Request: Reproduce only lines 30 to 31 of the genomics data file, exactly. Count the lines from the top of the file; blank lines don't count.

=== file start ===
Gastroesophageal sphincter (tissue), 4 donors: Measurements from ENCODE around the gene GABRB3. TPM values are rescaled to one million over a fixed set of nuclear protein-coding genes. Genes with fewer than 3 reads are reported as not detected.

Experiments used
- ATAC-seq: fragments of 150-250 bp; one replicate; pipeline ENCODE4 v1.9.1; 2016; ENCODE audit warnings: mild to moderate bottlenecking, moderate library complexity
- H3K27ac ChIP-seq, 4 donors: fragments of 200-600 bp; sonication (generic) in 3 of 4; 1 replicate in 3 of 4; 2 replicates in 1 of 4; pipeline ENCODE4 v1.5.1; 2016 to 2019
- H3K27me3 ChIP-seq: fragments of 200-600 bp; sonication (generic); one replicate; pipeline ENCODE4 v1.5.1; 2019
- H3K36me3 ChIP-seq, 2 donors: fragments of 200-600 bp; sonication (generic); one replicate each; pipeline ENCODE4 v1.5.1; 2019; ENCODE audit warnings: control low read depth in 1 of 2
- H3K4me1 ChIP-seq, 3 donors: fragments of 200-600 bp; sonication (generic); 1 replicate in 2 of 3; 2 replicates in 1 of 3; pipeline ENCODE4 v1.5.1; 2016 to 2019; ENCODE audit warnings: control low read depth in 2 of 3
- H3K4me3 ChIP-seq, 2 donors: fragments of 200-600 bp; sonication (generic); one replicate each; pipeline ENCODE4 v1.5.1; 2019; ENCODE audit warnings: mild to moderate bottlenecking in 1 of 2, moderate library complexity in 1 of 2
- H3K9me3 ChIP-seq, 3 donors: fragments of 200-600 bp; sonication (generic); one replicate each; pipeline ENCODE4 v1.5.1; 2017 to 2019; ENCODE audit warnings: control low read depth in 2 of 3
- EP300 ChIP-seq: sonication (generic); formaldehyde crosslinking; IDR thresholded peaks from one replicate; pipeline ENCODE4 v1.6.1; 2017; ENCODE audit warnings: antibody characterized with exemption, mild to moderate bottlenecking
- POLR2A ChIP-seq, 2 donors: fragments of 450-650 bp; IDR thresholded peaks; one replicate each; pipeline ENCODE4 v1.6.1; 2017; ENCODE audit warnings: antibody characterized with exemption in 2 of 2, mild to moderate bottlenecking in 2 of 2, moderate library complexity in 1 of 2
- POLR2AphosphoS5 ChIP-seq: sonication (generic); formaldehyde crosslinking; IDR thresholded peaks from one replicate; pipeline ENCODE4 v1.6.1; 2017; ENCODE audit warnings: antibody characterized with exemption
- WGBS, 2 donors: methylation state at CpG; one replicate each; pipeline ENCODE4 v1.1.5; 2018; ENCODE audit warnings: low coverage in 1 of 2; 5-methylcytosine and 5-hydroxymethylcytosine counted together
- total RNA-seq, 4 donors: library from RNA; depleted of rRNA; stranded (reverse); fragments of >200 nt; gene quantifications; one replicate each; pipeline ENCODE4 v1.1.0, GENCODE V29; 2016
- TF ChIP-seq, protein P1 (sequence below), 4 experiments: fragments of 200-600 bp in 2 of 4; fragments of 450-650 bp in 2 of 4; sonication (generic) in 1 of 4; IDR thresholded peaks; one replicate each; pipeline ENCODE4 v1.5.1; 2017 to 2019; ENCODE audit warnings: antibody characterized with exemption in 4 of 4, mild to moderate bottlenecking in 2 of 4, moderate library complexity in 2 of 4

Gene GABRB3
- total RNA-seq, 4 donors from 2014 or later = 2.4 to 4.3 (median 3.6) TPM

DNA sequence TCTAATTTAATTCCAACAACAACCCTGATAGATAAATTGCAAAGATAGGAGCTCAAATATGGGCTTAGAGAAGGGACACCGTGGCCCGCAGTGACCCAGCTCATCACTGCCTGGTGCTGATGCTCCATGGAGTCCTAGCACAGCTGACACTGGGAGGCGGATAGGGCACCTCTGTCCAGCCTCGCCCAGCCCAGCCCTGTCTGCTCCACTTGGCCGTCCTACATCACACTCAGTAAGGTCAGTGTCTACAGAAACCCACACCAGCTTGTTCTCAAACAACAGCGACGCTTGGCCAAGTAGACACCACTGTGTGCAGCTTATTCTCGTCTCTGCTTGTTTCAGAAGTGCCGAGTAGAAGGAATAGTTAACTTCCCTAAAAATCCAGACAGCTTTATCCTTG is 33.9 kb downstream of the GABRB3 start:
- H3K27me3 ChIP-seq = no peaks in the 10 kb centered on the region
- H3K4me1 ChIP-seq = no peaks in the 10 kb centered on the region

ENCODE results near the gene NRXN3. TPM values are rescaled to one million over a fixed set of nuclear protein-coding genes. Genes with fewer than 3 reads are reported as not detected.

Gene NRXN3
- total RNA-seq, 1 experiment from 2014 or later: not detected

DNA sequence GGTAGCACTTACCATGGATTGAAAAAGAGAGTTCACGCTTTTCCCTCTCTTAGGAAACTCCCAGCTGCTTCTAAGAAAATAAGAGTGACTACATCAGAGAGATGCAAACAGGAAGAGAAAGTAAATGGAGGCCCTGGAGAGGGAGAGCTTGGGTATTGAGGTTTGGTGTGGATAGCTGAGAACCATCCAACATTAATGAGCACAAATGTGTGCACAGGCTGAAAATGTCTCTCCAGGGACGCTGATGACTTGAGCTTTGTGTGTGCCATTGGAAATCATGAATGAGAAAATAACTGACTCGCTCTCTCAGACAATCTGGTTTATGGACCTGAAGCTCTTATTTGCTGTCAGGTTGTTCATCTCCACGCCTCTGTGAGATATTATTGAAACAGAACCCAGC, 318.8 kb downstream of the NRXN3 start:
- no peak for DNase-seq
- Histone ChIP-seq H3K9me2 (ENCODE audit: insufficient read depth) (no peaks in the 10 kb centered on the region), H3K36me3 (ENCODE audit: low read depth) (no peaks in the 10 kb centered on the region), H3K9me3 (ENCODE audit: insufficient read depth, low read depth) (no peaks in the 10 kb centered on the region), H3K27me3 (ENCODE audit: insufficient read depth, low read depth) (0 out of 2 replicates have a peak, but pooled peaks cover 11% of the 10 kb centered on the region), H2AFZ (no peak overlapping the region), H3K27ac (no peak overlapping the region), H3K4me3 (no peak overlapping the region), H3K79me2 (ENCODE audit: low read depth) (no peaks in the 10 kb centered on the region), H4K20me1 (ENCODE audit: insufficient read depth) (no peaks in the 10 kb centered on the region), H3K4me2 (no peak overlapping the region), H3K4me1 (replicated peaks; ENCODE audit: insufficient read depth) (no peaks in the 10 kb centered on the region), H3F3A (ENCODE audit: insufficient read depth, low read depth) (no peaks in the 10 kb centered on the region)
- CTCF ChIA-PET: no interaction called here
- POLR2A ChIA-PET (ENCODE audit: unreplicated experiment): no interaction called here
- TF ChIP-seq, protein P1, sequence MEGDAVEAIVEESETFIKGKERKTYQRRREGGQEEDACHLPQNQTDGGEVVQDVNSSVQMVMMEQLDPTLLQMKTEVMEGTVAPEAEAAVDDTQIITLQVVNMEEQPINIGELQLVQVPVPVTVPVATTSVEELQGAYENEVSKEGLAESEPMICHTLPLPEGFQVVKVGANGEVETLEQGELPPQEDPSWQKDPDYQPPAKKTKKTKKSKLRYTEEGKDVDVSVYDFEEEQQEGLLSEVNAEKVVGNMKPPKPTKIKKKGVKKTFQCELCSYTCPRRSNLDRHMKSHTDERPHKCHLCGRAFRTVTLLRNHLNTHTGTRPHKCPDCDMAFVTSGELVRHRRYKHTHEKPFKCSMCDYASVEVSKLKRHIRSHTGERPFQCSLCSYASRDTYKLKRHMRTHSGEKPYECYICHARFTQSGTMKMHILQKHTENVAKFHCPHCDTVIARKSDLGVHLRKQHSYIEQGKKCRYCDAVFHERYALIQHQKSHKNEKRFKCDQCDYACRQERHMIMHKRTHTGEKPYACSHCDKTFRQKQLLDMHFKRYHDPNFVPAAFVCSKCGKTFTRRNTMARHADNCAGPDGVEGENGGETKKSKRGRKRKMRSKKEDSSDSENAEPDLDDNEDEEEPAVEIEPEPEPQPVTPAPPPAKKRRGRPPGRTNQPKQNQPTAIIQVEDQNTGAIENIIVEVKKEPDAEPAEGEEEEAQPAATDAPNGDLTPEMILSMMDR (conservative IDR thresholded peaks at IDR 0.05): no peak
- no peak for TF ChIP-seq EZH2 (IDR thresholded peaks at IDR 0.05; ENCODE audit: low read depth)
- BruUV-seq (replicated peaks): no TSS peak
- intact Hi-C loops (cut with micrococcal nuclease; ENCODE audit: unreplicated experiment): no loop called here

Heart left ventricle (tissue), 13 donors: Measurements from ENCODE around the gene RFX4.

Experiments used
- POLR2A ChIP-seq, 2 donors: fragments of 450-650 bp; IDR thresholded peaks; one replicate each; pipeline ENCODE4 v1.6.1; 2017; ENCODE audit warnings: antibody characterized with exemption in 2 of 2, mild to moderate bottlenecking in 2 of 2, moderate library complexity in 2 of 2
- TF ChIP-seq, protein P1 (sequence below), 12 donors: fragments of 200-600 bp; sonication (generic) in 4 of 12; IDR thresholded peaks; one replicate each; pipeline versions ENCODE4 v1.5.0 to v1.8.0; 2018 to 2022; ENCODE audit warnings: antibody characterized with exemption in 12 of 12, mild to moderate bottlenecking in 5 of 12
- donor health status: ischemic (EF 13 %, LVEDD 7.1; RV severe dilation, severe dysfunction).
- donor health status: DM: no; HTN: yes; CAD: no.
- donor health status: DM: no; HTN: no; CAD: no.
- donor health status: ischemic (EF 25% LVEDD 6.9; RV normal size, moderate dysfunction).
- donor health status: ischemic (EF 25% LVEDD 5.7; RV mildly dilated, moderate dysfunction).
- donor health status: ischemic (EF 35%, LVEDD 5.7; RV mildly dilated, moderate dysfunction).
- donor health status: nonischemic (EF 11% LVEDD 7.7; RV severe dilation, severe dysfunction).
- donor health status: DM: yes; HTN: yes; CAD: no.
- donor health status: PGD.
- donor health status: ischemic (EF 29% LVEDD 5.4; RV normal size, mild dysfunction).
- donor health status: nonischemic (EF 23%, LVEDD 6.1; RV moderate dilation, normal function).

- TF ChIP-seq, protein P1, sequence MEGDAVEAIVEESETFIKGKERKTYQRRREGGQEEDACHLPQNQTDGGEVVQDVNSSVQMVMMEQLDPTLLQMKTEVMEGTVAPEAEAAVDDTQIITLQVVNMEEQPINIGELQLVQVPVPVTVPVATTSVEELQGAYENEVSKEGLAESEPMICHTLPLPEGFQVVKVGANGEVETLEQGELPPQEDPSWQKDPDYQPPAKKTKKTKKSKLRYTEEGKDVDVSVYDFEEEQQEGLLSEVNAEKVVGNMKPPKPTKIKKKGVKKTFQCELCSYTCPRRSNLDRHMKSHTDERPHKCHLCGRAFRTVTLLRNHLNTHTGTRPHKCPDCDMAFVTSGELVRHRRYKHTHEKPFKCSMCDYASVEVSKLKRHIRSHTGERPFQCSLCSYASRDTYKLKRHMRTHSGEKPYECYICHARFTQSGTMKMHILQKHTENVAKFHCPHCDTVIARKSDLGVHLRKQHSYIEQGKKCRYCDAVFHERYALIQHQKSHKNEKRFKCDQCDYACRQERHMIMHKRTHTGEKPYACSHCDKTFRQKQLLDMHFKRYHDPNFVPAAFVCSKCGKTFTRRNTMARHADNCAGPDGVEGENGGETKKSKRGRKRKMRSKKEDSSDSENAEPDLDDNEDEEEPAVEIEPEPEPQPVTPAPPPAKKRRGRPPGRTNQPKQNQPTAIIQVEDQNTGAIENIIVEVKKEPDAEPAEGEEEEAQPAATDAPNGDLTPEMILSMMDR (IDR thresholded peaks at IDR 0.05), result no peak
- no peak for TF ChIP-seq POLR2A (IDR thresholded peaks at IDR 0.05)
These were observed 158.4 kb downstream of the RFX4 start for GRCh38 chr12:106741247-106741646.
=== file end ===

- no peak for TF ChIP-seq EZH2 (IDR thresholded peaks at IDR 0.05; ENCODE audit: low read depth)
- BruUV-seq (replicated peaks): no TSS peak